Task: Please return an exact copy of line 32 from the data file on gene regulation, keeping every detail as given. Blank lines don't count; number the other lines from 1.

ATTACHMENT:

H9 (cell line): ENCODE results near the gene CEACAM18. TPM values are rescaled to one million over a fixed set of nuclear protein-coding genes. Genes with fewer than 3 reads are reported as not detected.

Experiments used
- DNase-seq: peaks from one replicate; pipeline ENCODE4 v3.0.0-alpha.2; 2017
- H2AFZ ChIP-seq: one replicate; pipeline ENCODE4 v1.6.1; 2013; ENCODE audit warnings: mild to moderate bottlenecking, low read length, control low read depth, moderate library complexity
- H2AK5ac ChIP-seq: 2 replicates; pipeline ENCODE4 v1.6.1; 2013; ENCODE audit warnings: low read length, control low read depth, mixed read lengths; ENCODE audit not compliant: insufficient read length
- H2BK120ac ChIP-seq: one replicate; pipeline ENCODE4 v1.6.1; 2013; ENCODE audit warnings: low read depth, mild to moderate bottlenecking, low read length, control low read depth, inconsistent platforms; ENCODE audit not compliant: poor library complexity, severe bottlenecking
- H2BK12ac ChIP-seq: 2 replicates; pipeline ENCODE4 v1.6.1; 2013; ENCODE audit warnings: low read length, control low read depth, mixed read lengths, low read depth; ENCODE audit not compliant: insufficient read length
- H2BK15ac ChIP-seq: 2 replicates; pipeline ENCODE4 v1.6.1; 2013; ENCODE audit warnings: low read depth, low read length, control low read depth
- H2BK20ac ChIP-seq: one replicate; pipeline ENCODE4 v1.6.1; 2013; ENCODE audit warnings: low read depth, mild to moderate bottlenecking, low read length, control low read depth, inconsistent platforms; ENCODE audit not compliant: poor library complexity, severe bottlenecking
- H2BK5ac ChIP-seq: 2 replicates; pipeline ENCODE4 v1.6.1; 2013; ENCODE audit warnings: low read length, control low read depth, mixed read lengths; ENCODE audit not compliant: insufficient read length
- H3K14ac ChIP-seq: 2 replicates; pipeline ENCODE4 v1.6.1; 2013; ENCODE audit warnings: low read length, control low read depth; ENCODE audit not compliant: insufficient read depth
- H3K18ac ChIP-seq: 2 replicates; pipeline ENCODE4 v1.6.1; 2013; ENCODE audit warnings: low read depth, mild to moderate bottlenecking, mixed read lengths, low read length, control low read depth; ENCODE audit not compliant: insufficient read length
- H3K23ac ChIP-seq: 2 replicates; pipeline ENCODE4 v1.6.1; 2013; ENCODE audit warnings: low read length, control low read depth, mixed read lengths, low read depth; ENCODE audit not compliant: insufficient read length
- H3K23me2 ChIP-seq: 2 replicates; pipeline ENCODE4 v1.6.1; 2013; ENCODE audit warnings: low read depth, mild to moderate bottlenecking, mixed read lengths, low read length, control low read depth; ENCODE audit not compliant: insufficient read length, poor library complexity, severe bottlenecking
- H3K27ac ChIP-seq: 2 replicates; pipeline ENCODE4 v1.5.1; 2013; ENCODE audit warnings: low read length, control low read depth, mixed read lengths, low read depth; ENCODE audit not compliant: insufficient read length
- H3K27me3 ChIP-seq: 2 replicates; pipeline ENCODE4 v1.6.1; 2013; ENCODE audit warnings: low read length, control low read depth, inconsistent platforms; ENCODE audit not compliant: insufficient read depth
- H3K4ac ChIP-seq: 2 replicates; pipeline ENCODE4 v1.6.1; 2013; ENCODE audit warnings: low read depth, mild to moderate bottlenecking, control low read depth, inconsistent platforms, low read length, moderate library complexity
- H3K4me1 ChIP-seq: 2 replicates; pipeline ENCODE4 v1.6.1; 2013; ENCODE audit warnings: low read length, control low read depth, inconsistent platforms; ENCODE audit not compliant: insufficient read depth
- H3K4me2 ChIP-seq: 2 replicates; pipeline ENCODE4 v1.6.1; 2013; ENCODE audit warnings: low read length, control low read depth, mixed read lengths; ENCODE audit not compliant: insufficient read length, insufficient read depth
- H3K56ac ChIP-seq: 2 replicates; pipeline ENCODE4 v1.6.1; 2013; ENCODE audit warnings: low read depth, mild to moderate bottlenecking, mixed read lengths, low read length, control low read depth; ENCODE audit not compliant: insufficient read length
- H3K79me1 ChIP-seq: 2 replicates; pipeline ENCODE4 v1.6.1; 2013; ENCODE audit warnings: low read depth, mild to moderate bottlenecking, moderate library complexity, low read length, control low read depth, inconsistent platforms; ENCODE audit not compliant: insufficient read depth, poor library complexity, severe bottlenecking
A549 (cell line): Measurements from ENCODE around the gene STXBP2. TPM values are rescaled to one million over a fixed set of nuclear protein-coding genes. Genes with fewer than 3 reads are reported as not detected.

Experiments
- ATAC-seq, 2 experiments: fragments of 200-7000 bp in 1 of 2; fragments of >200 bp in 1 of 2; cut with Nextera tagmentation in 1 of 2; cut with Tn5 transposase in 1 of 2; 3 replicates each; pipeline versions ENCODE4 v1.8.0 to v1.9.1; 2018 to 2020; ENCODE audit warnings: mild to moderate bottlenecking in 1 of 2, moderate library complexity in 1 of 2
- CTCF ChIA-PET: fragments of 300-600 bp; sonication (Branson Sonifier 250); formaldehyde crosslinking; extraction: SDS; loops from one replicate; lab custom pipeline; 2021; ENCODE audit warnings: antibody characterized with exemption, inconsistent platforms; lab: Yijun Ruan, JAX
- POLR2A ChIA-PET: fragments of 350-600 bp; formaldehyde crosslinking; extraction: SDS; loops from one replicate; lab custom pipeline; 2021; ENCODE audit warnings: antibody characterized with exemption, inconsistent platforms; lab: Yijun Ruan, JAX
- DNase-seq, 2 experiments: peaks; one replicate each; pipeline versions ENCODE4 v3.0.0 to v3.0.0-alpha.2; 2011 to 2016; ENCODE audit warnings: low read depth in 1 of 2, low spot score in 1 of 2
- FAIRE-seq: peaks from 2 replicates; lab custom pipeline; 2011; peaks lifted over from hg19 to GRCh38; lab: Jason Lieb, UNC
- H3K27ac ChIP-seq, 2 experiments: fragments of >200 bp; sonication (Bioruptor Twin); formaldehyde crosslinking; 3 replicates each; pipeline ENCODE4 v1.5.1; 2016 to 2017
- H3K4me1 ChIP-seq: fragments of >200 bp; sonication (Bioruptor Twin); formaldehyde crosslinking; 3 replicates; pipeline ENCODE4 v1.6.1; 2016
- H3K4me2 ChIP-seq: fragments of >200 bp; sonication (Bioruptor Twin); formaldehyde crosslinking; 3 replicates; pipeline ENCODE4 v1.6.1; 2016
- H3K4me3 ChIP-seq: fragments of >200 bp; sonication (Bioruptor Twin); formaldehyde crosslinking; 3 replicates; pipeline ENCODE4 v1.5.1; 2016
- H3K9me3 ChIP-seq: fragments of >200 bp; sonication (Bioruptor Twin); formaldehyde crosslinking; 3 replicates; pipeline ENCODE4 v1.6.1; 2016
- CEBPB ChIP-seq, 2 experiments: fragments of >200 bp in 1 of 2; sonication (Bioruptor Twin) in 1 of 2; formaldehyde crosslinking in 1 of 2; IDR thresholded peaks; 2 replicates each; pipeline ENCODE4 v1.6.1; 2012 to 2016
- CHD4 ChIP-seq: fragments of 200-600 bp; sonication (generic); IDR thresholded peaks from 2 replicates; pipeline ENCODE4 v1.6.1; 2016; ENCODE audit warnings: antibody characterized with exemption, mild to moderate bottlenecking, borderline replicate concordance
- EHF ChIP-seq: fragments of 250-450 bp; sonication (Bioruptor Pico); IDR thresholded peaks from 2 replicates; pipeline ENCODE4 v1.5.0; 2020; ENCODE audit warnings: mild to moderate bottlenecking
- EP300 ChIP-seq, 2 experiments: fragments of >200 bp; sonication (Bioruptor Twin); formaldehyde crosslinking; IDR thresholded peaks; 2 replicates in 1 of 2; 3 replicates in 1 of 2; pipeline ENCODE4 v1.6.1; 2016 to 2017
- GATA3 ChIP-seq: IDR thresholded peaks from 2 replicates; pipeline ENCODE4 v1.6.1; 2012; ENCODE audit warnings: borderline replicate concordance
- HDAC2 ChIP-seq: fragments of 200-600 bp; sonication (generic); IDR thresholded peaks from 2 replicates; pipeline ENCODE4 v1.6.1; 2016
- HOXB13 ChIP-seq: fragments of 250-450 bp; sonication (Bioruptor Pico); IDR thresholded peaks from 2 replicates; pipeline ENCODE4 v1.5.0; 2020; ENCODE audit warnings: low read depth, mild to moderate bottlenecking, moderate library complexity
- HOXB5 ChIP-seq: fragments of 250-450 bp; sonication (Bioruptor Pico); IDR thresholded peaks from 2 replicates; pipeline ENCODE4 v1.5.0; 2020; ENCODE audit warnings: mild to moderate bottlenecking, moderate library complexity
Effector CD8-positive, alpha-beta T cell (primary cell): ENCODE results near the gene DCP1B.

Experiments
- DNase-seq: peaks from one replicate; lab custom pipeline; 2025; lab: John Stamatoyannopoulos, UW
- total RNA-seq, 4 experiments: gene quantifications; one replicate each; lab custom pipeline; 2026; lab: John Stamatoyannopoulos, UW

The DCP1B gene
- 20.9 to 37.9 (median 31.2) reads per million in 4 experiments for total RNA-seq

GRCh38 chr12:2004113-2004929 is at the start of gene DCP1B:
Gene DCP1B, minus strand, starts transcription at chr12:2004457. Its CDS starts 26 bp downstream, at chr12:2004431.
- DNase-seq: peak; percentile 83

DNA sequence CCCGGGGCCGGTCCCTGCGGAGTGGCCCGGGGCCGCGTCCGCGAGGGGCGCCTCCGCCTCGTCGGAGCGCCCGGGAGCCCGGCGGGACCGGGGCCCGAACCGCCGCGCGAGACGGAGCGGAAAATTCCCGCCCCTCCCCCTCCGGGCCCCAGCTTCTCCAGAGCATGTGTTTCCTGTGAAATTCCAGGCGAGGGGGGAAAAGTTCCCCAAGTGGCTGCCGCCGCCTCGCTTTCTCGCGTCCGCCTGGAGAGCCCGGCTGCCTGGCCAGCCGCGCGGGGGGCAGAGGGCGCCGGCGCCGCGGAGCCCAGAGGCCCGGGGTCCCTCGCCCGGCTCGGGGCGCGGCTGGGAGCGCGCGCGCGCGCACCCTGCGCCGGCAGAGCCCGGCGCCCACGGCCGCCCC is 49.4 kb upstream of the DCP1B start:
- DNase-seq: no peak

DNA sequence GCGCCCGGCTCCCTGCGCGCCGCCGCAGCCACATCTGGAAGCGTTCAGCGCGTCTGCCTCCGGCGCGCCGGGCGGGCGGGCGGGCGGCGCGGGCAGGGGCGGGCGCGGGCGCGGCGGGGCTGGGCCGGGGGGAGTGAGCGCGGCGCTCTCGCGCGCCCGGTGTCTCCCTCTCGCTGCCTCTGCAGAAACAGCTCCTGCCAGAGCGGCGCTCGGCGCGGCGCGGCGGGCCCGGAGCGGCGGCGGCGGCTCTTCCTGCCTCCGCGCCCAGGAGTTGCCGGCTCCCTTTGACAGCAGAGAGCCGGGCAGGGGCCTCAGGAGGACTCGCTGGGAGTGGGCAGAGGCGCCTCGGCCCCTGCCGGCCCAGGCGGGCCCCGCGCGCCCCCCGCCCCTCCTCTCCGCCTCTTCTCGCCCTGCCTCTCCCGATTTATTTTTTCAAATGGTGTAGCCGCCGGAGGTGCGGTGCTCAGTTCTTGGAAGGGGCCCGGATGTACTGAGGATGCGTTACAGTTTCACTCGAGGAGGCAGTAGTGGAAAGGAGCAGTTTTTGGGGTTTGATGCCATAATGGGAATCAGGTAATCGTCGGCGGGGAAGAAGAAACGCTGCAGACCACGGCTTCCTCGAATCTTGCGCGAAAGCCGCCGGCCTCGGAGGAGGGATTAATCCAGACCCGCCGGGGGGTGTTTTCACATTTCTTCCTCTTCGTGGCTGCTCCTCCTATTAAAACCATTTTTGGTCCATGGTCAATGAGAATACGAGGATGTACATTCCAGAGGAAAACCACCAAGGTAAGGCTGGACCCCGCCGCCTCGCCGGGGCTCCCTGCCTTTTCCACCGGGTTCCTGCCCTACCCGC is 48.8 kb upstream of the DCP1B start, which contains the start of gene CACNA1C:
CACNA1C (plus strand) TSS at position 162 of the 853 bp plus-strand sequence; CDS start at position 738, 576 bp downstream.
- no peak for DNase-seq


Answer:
- H3K4me3 ChIP-seq: fragments of >200 bp; sonication (Bioruptor Twin); formaldehyde crosslinking; 3 replicates; pipeline ENCODE4 v1.5.1; 2016